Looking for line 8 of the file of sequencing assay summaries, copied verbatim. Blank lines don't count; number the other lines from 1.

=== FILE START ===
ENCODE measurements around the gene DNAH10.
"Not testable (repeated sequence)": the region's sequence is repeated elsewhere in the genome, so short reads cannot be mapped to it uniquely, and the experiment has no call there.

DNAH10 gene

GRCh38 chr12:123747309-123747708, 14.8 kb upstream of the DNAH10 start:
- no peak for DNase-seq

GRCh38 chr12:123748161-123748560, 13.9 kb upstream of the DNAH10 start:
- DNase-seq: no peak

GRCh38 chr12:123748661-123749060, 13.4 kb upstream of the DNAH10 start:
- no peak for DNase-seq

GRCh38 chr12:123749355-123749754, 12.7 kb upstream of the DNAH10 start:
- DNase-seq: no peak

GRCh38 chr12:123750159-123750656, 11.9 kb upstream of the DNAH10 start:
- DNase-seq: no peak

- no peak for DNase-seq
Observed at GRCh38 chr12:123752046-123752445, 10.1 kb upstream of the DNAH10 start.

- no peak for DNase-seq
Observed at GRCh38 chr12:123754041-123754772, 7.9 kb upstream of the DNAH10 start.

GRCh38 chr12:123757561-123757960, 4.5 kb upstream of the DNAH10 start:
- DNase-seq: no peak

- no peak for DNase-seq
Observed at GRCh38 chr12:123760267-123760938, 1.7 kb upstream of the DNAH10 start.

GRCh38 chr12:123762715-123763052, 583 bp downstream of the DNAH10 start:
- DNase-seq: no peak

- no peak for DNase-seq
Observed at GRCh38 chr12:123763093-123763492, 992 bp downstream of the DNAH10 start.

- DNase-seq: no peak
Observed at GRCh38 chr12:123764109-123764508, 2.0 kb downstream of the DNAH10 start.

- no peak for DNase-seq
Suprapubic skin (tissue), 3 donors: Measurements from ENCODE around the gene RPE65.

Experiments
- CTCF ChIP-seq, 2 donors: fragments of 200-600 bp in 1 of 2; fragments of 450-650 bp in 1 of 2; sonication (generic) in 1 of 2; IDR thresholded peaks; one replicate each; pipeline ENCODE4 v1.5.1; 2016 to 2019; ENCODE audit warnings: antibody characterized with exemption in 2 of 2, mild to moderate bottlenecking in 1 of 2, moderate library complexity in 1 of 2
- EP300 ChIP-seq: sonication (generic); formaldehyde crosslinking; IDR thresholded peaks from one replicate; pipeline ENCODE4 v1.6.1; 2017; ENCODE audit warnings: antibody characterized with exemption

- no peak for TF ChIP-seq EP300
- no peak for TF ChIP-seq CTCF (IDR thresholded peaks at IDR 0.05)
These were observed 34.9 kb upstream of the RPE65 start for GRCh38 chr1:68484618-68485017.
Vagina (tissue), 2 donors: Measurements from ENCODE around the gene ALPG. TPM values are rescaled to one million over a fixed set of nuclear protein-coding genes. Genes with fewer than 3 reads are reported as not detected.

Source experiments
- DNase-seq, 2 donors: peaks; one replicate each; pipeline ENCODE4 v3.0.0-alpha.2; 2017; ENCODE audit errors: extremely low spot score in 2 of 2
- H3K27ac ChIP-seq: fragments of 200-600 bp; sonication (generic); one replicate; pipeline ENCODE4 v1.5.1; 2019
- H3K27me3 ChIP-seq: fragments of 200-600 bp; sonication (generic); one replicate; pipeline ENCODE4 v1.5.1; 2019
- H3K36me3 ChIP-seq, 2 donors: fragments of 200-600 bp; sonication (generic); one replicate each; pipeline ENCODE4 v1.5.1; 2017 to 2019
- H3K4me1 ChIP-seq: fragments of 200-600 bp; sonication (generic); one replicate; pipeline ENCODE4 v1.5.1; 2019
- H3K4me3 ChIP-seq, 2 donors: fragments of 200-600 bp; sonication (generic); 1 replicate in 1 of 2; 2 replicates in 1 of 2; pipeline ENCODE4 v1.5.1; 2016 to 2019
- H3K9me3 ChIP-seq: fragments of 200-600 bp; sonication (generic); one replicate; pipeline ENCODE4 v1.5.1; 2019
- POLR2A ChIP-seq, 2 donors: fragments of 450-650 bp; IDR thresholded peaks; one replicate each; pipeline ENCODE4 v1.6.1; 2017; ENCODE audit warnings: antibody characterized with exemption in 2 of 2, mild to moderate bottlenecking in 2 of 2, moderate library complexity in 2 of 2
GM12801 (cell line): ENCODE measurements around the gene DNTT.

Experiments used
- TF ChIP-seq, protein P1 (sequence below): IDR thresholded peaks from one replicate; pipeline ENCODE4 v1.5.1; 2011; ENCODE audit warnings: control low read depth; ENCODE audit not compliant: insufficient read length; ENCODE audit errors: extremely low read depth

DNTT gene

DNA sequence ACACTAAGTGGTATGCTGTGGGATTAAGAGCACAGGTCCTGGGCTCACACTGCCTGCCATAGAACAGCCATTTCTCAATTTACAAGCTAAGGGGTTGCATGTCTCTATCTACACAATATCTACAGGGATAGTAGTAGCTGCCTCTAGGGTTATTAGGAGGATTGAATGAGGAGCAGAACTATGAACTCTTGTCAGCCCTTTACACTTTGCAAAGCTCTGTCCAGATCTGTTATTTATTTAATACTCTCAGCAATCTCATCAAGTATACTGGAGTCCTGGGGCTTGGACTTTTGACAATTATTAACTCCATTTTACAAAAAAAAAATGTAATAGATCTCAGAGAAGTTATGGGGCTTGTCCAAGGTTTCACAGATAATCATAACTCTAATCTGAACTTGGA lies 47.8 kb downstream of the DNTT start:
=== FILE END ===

GRCh38 chr12:123748661-123749060, 13.4 kb upstream of the DNAH10 start: